29

The OP linked 4 videos, the first 2 videos were long-course Ironman races, where time trial (TT) bikes were used, while the latter 2 videos were of short-course draft legal races where road bikes were used. In the latter two videos the competitors were either pros or elite amateurs. These individuals typically have multiple bikes and would be using a TT ...


20

It is pretty obvious. Just imagine the hill rose a bit, say to 5%. And even more, to 10%. Going across a mountain is never fast. Mountainous race stages are slow. The total meters needed to be climbed over the stage count, not just the different between the start and the finish. Do remember that the average speed is not averaged over the distance but over ...


19

The problem is that average speed depends on time, not distance. If you go the first 5km distance at 20km/h and the other 5km at 40km/h your total time is 22.5 minutes for an average speed of 26.67km/h (not 30km/h as you might have thought). Drag also increases with velocity squared, so all that precious potential energy you’ve gained by riding up the ...


12

It’s all about maximizing the positive effects of training while minimizing recovery time and injury risk You want to target different systems in the body as effectively as possible. A naive approach to training would be to (try to) train at race intensity and duration each and every day. However you’ll quickly reach a point where you can’t recover fast ...


11

The rear wheel is normal size (700), the front wheel is smaller (650). It was for aerodynamic reasons. By lowering the torso of the rider, the frontal surface of the rider became smaller. The configuration appeared first in triathlon and was later banned by the UCI in road and track events. Both wheels must now be of identical size i.e. 700.


8

Fast Fitness Tips recently addressed a similar question: whether an out-and-back time trial would be faster with still air, or into a headwind for half, tailwind for half, and how to pace the windy TT. Key quote: sadly the gain from the tailwind is not as large as the losses in the headwind and as a result there is a net loss in speed whenever its windy on ...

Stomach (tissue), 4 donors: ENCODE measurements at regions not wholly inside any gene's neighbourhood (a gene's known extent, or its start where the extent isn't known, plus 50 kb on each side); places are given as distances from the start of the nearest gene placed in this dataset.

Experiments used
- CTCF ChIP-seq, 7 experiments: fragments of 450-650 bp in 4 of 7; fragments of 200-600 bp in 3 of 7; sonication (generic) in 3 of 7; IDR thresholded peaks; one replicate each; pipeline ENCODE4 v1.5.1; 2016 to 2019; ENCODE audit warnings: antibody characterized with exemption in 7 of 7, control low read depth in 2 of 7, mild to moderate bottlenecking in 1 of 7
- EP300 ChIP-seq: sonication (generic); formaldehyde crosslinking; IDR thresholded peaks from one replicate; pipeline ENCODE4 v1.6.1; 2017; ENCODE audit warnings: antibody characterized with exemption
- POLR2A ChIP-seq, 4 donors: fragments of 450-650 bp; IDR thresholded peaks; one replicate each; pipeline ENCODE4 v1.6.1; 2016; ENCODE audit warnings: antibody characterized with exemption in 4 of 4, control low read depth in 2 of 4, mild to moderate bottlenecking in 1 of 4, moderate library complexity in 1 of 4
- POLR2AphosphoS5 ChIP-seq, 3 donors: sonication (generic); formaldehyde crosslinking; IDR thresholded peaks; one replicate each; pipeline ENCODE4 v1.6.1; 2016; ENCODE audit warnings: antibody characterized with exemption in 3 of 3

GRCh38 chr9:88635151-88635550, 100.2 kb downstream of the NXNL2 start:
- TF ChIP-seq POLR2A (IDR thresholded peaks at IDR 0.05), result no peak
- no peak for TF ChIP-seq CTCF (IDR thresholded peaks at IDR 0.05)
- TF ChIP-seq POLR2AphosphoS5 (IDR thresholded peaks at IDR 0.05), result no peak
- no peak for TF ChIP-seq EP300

7

See rule 1.3.068 of the UCI regulations: "The national champion in the individual time trial is not authorised to wear the distinctive national champion’s jersey during team time trial events." I do not know when this particular rule was passed but it does not appear to have happened in 2019 so it must have been earlier.


7

Triathlon and time trial bikes are quite expensive and not wonderful to ride on open courses, hills, and in groups (in other words, general cycling). So, if you're not so serious about triathlons that you're willing to spend several thousand dollars on a bike that will see relatively little use, you'll likely be content with your existing road bike whose ...


7

This is absolutely specific on the heart rate zones of each individual. Each person has a different heart rate at their functional threshold (FTHR). Professional cyclists are able to cycle for a long time (most of the road race) almost at their functional threshold but the actual heart rate is completely individual. Even the percentage of the functional ...


6

I think what you are asking here is what's the better training routine: Ride 40 km at max effort (for that distance/time) - i.e. a 'time trail' every time Ride some shorter more intense rides mixed in with lower effort 'leisurely ' rides. The basic idea is that you can make better improvements by training at higher intensity for shorter periods, but you ...


5

Nominally no, an 11 speed speed crank will not work with an 8 speed drivetrain. As the number of speeds (number of cassette sprockets) increased as new groupsets were released, the sprockets were narrowed and moved closer together. The outside width of the chain was also progressively narrowed so that they worked with the narrower sprocket spacing. This ...


4